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Moving a Virtual Machine

Moving a Virtual Machine

What do you do if you have created a virtual machine using VMware Workstation and you want to move it to a different computer? Or even somewhere else on your host? The process is not difficult, and in most cases you can even move your virtual machine from a Windows host to a Linux host - or vice versa. Here's how.

Note: These instructions assume that you are using a virtual disk - stored in a set of .vmdk files on your host computer.

It's always safest to make backup copies of all the files in your virtual machine's folder (directory) before you start a process like this.

Virtual Machines Use Relative Paths

Virtual Machines Use Relative Paths

Before VMware Workstation 3.1, the path names for all files associated with a virtual machine were absolute, or fully qualified, meaning the complete route to the files on the host was stored. For example, the absolute path to a virtual disk file would be C:\Documents and Settings\<user name>\My Documents\My Virtual Machines\<machine name>\<machine name>.vmdk.

With VMware Workstation 3.1 and higher, path names to files are relative, meaning the path to the each file is relative to the currently active folder (directory). For example, if you are in the virtual machine's directory, the relative path to the virtual disk file would be <machine name>.vmdk.

Note: You can still use absolute paths if you wish.

If you intend to move virtual machines created in a VMware product other than VMware Workstation 3.1 or higher (even VMware Workstation 3.0), see Moving an Older Virtual Machine.

Preparing your Virtual Machine for the Move

Preparing your Virtual Machine for the Move

  1. Shut down the guest operating system and power off the virtual machine. If the virtual machine is suspended and its virtual disks are in persistent or nonpersistent mode, resume it, then shut down the guest operating system.

  2. If your virtual machine is using disks in undoable mode, it is best to commit or discard the changes when the guest operating system shuts down. If you cannot commit or discard the changes to your disk, read Considerations for Moving Disks in Undoable Mode.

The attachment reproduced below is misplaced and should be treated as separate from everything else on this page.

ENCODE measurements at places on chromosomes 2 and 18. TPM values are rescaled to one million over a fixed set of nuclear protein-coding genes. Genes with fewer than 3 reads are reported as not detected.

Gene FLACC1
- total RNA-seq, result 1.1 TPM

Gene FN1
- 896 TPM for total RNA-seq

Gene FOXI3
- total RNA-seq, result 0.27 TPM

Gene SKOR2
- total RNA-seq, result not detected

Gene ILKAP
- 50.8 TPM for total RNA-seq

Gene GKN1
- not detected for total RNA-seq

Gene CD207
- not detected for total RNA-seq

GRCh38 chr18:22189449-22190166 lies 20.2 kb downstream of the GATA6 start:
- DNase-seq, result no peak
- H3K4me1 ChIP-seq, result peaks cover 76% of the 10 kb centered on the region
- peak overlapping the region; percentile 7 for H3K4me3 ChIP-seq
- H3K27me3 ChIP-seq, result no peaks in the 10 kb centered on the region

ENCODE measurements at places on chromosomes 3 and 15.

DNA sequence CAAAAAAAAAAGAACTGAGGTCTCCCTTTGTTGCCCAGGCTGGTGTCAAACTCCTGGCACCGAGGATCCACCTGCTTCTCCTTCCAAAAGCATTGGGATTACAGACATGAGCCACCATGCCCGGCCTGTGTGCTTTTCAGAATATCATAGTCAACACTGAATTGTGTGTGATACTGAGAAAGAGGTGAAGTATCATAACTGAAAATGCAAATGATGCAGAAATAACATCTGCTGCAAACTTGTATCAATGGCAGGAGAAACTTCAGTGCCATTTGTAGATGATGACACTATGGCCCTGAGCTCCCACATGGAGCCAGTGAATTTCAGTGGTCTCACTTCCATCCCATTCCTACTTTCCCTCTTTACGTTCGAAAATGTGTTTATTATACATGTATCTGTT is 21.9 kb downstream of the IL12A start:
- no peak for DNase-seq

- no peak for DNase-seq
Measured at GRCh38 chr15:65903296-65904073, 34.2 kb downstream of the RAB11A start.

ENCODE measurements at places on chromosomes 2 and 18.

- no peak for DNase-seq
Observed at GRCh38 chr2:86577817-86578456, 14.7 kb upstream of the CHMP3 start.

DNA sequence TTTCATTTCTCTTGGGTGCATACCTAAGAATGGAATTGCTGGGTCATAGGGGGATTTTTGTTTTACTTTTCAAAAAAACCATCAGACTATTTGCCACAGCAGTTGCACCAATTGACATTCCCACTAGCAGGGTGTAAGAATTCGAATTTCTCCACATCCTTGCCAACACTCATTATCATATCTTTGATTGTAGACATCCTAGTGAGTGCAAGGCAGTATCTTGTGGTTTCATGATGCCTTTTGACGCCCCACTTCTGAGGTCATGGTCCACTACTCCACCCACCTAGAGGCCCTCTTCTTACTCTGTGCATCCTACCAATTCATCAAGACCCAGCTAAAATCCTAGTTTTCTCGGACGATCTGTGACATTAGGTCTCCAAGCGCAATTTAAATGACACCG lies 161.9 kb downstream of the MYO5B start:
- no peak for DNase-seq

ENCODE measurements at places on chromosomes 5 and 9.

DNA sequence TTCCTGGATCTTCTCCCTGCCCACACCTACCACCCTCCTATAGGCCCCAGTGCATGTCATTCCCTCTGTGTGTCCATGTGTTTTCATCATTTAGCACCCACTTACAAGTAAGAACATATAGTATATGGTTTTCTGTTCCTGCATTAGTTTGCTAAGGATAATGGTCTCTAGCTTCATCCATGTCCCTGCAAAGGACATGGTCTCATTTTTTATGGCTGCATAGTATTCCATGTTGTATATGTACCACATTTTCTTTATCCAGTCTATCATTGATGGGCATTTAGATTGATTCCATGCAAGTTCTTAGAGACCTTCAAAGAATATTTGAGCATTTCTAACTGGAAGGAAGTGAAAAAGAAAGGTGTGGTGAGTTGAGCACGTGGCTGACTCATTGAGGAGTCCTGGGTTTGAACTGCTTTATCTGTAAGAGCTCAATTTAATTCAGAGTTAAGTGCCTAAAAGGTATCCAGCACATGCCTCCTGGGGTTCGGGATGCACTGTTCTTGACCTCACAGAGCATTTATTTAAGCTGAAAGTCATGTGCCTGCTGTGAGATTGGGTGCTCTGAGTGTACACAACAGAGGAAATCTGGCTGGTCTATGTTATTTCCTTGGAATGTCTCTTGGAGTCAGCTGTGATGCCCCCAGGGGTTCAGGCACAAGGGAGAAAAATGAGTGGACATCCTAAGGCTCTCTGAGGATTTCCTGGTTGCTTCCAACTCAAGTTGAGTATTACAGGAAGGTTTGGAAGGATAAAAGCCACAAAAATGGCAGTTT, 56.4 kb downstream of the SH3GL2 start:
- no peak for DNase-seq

Note: If your disks are using nonpersistent mode, you must also move the redo-log (.REDO) file to the new host computer. By default, it is located in your host operating system's temp directory.

  3. Do one of the following:

    • If you are moving the virtual machine to a new host and have a network connection between the original host machine and the new host, you are finished with the preparations on the original host. Otherwise, you need to have a way of moving the virtual disk (.vmdk) files from the virtual machine's directory to the new host. You could move them to a shared network directory, for example, or burn them to CD-ROMs if they are not too large.
Once you know how you are going to move the virtual machine, go to Moving a Virtual Machine to a New Host Machine.
    • If you are moving this virtual machine to another directory on this host, then you are ready to make the move. Copy all the files in the virtual machine's original directory to the new location. If you stored any files in directories other than the virtual machine directory, be sure to move them into a directory of the same name and same position relative to the location of the virtual machine.
Start VMware Workstation and open the new virtual machine you just created. Choose File > Open, then browse to the virtual machine's configuration file. The virtual machine is added to the Virtual Machine Name list in the Workstation window.
Moving a Virtual Machine to a New Host Machine

Moving a Virtual Machine to a New Host Machine

  1. Make sure VMware Workstation is installed and working correctly on the new host computer.

  2. Locate the virtual disk files you are moving and copy them into the new virtual machine directory. Be sure to copy all the files in the virtual machine's original directory. If you stored any files in directories other than the virtual machine directory, be sure to move them into a directory of the same name and same position relative to the location of the virtual machine.

    If, for some reason, you are not moving a file, make sure you do not have any relative or absolute paths pointing to file. Use the Configuration Editor and check to see if your virtual machine is pointing to the correct location for files you do not move.

    Also, check to see you do not have any absolute paths pointing to any files you are moving.

    To determine whether any files are using absolute or relative paths, use the Configuration Editor. Select each device. Also, look at the location of the redo-log file.

    Note: If your virtual machine is using disks in undoable mode, it is best to commit or discard the changes when the guest operating system shuts down. If you cannot commit or discard the changes to your disk, read Considerations for Moving Disks in Undoable Mode.

  3. Start VMware Workstation and open the new virtual machine you just created. Choose File > Open, then browse to the virtual machine's configuration file. The virtual machine is added to the Virtual Machine Name list in the Workstation window.

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